Tuesday, March 27, 2012

What Are ACEOs and ATCs? Part 1

Jump to Part 2
One of my original collage ACEOs that sold on Ebay in 2011 
  Yes, you do need to be creating ACEOs and or ATCs. I've been posting my ACEOs and their auctions on this blog for a good long while, but this underground movement still suffers from obscurity within the circles I call my community. I've already started to address what ACEOs are in a previous post back in September of 2011, but this series of posts will dive deeper.

What's the difference between an ATC or an ACEO if both are art pieces on 2.5" x 3.5" cards?

  ATC (Art Trading cards)- These cards are the exact size of baseball cards (2.5" x 3.5") as are ACEOs, but as far as I can tell ATCs are the back-bone of the movement. There is a large dedicated base of artists all over the world that trade their original art cards (it's important that these cards usually be original pieces and not prints) by mail or within trading events. Trading is the key word here, and you can find many ATC trading groups in Yahoo groups. If you are serious about this art format I would also recommend joining ATCsForAll.com.
ATC by Amy S. Turner
  To the left is an exceptional example of an ATC by one of my favorite artists currently trading Amy S. Turner. Amy trades in a juried group comprised of illustrators and graphic artists called IllustratedATCs.com. Artists within the ATC realm range from self taught folk artists to professional illustrators. ATCs are fun to trade and collect because it's original artwork from a vast array of artists. Every trade is a fun surprise.

ACEO by Juan Cruz
ACEO (Artist Cards Editions And Originals)- Again, these cards are 2.5" x 3.5" cards- the same as ATCs, but this sector of the movement focuses on the selling of art cards both originals and prints. Both ATCs and ACEOs start out as the same or similar items in size, but sales is what differentiates the two. You may sell your ACEOs in any market you want, but Ebay is a well known place for artists to sell their art cards. Try this right now- open a new tab in your browser, go to ebay.com, type ACEO in the search bar and see how many results come up. There are a lot of ACEOs and a lot of artists selling them aren't there? If you want to sell and or trade on another site I would recommend ArtCardsWanted.com.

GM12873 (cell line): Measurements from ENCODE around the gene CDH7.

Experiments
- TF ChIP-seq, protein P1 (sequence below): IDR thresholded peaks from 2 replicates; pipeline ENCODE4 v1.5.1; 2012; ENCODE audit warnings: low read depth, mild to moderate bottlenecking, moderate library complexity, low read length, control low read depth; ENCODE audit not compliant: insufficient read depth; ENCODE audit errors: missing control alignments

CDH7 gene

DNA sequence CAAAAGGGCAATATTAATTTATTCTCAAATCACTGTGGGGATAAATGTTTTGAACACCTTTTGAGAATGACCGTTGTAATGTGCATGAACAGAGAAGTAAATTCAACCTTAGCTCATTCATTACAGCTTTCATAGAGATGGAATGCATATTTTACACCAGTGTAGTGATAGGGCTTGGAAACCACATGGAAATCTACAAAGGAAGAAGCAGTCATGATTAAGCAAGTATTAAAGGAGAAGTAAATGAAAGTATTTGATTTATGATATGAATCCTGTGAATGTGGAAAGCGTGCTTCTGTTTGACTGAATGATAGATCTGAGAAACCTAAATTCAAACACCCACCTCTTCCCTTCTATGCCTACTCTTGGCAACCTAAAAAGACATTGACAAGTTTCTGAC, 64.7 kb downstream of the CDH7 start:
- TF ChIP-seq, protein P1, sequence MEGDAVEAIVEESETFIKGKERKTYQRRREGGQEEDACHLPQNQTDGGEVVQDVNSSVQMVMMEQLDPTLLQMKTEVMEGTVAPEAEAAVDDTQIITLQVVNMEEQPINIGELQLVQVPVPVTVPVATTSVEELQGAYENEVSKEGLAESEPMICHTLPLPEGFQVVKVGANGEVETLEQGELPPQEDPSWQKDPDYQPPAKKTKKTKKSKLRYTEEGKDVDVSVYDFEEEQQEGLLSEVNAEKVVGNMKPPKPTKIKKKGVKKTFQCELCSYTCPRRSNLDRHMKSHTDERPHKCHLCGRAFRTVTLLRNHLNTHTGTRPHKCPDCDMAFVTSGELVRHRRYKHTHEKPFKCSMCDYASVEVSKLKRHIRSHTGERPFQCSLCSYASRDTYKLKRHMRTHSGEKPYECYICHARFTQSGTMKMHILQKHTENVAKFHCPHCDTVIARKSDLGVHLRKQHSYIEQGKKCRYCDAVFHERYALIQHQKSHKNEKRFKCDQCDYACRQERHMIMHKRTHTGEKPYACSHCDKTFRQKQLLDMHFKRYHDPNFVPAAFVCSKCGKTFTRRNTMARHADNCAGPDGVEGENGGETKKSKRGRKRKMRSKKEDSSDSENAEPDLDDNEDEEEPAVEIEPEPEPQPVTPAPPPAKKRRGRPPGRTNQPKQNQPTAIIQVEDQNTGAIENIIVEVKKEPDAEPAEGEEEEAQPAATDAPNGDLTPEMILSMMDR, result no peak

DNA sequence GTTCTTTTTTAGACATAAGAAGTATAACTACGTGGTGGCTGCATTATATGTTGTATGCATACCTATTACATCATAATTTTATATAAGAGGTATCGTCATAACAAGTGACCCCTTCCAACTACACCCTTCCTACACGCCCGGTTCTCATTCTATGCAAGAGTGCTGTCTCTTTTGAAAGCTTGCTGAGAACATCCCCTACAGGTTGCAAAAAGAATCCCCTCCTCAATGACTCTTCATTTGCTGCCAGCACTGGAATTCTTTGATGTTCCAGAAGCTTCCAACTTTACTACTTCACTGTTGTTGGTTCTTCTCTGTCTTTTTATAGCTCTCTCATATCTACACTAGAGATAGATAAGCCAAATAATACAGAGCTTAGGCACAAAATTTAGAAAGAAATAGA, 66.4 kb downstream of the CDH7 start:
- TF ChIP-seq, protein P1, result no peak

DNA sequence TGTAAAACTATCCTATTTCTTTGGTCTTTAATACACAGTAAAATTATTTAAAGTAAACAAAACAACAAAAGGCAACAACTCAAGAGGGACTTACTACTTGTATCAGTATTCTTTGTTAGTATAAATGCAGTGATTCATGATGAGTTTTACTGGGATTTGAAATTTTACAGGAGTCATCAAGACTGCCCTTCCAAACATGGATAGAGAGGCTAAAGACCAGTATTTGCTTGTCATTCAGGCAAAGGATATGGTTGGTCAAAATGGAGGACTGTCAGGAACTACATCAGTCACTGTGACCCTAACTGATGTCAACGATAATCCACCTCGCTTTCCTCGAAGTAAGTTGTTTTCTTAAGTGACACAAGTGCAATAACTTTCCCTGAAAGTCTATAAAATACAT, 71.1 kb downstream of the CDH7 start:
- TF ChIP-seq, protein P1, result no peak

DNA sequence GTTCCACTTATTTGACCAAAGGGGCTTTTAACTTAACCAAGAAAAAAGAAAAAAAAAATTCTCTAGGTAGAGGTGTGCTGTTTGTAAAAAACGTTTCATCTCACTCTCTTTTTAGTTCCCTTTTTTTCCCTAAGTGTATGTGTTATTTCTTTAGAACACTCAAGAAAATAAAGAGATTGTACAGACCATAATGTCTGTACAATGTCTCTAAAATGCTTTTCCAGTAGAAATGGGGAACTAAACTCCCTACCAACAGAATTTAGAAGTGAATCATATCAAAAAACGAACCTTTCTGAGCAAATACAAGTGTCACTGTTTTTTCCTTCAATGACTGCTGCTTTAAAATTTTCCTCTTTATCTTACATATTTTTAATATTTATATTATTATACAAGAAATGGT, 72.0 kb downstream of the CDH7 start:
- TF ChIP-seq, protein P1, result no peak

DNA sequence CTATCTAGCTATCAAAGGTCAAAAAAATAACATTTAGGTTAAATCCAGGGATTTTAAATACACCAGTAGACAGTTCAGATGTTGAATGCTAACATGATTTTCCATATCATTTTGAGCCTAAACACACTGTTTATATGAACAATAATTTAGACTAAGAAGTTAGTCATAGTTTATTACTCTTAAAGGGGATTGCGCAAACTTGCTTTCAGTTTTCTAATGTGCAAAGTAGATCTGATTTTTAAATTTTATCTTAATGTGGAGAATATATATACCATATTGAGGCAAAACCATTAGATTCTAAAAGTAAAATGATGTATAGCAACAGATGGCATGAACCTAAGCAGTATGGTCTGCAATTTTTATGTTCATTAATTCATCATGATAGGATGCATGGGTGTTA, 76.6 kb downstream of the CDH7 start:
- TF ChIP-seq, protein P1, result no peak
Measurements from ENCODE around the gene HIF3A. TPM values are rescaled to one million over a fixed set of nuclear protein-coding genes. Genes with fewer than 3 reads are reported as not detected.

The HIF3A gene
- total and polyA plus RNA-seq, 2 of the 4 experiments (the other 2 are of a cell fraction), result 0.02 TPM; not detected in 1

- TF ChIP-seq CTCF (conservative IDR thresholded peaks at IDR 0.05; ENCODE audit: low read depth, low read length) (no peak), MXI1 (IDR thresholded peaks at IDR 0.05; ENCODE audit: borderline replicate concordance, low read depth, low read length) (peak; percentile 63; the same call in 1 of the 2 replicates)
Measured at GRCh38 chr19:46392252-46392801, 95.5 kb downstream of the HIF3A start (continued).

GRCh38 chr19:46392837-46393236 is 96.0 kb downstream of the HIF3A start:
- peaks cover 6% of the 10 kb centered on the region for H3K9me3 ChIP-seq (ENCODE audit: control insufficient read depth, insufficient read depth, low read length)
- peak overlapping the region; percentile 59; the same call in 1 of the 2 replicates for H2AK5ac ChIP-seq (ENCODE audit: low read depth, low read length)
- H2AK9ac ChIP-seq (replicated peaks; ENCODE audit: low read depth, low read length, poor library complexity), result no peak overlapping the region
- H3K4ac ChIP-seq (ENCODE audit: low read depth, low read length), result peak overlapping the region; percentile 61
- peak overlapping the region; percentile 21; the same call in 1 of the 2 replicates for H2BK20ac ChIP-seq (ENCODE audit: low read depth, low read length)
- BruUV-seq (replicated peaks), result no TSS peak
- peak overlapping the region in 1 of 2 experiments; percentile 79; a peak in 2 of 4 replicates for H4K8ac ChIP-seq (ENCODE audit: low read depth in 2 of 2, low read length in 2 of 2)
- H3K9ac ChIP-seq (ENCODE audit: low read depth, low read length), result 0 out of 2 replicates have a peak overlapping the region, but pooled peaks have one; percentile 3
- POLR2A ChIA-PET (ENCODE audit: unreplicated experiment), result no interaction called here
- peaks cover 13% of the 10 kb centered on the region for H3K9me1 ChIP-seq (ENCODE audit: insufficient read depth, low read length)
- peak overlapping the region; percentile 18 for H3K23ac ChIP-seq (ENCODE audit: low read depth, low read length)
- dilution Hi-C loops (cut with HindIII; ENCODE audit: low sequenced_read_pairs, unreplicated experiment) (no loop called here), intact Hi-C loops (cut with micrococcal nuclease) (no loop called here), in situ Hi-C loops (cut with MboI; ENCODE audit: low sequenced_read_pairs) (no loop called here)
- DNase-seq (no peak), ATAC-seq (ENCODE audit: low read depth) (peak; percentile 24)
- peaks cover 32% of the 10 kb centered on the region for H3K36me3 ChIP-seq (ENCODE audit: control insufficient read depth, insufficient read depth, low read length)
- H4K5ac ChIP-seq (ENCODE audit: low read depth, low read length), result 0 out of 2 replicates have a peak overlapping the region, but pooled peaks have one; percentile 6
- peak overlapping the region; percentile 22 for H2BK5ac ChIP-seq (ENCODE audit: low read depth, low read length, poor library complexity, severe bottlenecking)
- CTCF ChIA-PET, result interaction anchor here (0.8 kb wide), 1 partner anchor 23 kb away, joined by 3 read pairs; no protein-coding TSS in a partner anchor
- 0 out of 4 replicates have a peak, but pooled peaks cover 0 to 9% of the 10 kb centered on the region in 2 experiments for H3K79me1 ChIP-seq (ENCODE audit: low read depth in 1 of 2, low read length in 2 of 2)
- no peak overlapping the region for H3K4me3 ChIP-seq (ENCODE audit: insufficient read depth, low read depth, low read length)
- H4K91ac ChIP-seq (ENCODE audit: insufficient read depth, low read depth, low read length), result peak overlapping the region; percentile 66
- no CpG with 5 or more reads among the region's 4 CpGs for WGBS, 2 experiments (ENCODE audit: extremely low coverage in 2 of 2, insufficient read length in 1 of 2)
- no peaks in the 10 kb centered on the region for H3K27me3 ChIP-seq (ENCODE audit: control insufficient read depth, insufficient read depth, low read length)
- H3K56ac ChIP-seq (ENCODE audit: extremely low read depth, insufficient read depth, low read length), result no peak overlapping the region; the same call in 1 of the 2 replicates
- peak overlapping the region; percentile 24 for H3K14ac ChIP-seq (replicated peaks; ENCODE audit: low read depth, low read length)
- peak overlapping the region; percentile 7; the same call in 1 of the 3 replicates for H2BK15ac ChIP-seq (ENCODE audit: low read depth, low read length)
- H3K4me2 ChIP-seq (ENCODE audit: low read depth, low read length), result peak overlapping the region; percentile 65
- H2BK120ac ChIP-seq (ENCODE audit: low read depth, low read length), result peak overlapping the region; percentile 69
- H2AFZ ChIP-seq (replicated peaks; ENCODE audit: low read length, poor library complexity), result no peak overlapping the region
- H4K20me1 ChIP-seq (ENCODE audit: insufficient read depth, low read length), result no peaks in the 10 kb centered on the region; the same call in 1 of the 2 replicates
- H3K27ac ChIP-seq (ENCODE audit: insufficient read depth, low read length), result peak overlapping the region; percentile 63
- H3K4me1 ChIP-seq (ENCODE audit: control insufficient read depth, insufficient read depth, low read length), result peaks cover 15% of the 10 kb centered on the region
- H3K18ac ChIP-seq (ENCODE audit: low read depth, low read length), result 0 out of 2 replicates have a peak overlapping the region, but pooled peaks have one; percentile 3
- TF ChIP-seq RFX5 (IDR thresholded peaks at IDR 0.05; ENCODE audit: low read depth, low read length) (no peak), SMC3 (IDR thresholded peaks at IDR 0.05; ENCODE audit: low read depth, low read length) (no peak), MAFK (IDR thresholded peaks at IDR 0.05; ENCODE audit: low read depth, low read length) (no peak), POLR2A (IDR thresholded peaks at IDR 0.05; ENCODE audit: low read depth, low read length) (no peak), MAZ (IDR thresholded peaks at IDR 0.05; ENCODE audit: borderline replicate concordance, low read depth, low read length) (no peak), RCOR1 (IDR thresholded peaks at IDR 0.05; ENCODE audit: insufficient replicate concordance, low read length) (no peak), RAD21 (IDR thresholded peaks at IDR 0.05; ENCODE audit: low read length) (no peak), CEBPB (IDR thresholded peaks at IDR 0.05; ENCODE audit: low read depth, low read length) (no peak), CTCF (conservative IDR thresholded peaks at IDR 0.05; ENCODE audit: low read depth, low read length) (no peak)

The ACEO to the right was drawn by illustrator Juan Cruz. When I go to art shows I meet many people who have a desire to buy original artwork, but they are not able to spend large sums of money for the work. If that is you, I encourage you to search for ACEO artists that you like. The original pieces and prints are much more affordable with auctions usually starting under $10. You get the satisfaction of owning original artwork and since they are exactly the size of a baseball card they are easy to collect in plastic card sheets or plastic top-loaders.

In the next episode: Why should every artist create ATCs and or ACEOs?

Jump to Part 2 now


  1. Great blog John I wanna start doing them. How much is the pack at the oldest art store? What is the store called again?

    1. Thank you! The store is called McManus & Morgan on Corandolet and 7th by MacArthur Park. I'm not sure how much the packs cost, but I'm sure it's under $10.